2) 25th Anniversary of the Zx Spectrum

When I noticed it was St Georges day, I thought I'd track down a list of all of the St George and Dragon films and a fee related items that I remembered from being a child. I was trying to remember if I'd seen something on Ray Harryhausen's early years DVD or not?

The Reluctant Dragon

George and the Dragon (2004)

St George and the Dragon (in Production)

Dragon's Lair (the video disk game)

Jane and the Dragon (a new animated series that's shown on Channel 5)

Given that it was really the ZxSpectrum computer that first got me into animation I thought I'd have to mention that it was it's 25th anniversary. Many hours were spent with graph paper and a HP pencil designing walk cycles for the game that was writing at the time "American Penguin in London" and then renamed to "King Penguin". It was inspired by American Werewolf in London and a game called Renegade by Ocean.

World of Spectrum

Retro Trader

Tuesday, April 17, 2007

Mike Figgis book and lecture

Director Mike Figgis' book on Digital Film Making is soon to be launched and is available on Amazon for a bargain price of £3.99. Mike has been working with Digital equipment for some years now and was quoted back in 2005 as saying “The aim is to make film-making less of a technical process, not more.... Film-making is about storytelling and storytelling is about people and how we all interact.” Hopefully this will make for an interesting and informative book. Unfortunately with the predicted delivery of 4 to 6 weeks you are unlikely to get a copy for him to sign at his Master class at the BFI on Thursday. He will be explaining the possiblities of digital tools and providing inspiration to new film makers.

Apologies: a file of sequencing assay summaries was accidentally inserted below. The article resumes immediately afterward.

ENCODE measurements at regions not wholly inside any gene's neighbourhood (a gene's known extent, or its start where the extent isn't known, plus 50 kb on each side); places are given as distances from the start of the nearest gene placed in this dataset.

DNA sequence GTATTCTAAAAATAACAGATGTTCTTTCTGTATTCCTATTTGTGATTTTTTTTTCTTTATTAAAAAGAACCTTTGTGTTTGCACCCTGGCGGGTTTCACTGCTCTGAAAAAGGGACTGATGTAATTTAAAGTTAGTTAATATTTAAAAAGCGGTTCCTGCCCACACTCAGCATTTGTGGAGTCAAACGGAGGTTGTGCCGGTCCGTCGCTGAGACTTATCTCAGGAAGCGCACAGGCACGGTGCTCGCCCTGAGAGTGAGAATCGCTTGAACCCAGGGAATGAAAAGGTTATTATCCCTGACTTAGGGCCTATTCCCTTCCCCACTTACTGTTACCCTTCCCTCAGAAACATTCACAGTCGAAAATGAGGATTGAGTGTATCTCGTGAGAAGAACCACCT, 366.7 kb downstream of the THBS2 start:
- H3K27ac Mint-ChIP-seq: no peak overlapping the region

Monday, April 16, 2007


In the latest edition of Storage Magazine (something I get for work), there is an article on how the British Film Institute is working with HP converting their highly flamable film stocks to digital versions.

For the Mediatheque project they will be providing access to their archives of films and television footage in a new "BFI Southbank" building just along the Thames from the London Eye. Initial this will be a few hundred essentially "British" clips but this will be expanded as the footage is converted. The important films will be hand restored but HP Labs have been working with Warner Brothers on techniques to remove dirt, scratches and other imperfections from the digital copies.

One film that I would like to see available in the Mediatheque is The Strength and Agility of Insects (1911) which is already digitised but only available to registered access points in libraries and colleges.